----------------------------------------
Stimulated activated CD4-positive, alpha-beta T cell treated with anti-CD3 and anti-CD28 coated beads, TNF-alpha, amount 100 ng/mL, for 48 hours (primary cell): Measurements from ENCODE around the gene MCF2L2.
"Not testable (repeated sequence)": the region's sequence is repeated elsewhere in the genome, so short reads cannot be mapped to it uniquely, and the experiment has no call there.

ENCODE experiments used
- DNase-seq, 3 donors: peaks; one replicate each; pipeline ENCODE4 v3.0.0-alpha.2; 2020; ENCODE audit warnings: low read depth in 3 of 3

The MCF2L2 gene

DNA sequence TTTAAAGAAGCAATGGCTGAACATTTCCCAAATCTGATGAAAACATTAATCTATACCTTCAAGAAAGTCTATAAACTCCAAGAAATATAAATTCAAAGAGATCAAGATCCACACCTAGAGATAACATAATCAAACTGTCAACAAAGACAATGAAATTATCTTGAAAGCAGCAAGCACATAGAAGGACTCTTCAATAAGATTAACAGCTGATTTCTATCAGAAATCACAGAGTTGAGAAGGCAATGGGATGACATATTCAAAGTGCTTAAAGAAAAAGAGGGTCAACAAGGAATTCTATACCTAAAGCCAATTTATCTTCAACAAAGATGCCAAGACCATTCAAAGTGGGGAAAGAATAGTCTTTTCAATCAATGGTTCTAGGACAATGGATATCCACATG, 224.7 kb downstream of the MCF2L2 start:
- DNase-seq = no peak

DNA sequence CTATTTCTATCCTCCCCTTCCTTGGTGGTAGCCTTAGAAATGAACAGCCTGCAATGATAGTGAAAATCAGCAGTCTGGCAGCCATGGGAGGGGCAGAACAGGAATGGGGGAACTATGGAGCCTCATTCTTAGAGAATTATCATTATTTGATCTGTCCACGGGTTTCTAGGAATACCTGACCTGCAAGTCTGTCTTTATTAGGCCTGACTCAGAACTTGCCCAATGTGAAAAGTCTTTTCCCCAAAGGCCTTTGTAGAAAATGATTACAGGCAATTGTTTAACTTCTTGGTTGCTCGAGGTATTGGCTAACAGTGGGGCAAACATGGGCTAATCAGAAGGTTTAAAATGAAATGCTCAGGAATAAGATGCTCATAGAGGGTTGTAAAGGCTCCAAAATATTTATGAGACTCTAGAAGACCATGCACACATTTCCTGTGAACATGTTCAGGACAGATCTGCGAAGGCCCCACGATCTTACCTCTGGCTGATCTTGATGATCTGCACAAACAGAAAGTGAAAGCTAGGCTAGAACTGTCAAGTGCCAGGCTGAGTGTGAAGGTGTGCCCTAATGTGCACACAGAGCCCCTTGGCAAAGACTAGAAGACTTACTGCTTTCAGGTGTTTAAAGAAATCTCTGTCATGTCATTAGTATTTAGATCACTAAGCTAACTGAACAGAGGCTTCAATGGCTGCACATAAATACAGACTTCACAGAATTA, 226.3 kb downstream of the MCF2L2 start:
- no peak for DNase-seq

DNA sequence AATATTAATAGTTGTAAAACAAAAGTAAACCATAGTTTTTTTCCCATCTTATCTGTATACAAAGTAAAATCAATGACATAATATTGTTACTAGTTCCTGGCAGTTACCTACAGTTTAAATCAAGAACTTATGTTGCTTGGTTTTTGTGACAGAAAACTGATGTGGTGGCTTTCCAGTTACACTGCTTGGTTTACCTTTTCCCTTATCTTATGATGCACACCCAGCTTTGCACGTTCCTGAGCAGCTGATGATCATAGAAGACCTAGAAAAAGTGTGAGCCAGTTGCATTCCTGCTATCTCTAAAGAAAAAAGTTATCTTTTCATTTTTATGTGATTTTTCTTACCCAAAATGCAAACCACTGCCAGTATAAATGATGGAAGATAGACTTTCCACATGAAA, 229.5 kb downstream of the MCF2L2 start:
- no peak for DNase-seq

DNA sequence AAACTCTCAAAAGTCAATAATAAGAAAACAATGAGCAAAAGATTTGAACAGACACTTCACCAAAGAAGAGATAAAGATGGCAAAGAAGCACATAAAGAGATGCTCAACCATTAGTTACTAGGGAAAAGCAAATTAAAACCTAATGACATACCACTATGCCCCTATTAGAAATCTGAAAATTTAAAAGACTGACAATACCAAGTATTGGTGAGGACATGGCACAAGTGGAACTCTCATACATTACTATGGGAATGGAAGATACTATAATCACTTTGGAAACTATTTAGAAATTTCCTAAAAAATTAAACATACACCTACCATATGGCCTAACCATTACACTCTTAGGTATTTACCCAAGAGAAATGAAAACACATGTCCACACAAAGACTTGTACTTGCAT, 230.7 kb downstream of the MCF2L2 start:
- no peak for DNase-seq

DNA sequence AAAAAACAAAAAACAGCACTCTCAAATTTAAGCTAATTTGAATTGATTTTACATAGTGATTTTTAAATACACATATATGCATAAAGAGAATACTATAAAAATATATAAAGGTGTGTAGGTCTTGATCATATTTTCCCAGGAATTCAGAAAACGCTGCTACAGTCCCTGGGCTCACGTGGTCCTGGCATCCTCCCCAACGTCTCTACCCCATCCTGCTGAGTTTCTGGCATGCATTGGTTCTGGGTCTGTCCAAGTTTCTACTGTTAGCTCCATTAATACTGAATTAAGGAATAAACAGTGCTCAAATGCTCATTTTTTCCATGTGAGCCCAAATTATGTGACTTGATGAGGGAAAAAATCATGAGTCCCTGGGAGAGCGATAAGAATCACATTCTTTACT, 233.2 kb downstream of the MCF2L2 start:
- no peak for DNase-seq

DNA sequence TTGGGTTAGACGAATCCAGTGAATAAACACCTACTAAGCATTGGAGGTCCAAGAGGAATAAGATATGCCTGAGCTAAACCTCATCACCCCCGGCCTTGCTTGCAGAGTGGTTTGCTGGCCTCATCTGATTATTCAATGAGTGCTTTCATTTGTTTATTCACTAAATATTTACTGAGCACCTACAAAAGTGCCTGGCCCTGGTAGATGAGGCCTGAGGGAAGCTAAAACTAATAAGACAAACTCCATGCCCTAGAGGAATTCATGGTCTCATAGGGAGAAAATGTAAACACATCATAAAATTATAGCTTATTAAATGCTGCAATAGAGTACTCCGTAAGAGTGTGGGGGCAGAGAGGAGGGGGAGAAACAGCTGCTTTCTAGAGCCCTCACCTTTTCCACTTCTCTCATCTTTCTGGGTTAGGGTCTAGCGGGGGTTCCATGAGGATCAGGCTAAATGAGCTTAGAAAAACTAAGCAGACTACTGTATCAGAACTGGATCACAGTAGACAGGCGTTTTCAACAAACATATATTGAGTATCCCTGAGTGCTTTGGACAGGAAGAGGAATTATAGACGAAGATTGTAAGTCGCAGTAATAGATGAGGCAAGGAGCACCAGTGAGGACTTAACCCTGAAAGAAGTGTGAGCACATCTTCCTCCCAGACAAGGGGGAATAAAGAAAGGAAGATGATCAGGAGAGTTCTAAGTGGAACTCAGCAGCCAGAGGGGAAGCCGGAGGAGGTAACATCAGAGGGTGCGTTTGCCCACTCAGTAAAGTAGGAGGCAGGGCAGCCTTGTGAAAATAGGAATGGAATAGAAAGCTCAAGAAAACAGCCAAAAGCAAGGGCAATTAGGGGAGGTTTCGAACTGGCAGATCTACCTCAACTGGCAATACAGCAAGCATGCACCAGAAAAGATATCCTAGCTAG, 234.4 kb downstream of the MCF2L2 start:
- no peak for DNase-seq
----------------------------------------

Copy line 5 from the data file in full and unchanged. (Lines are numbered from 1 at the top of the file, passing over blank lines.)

The MCF2L2 gene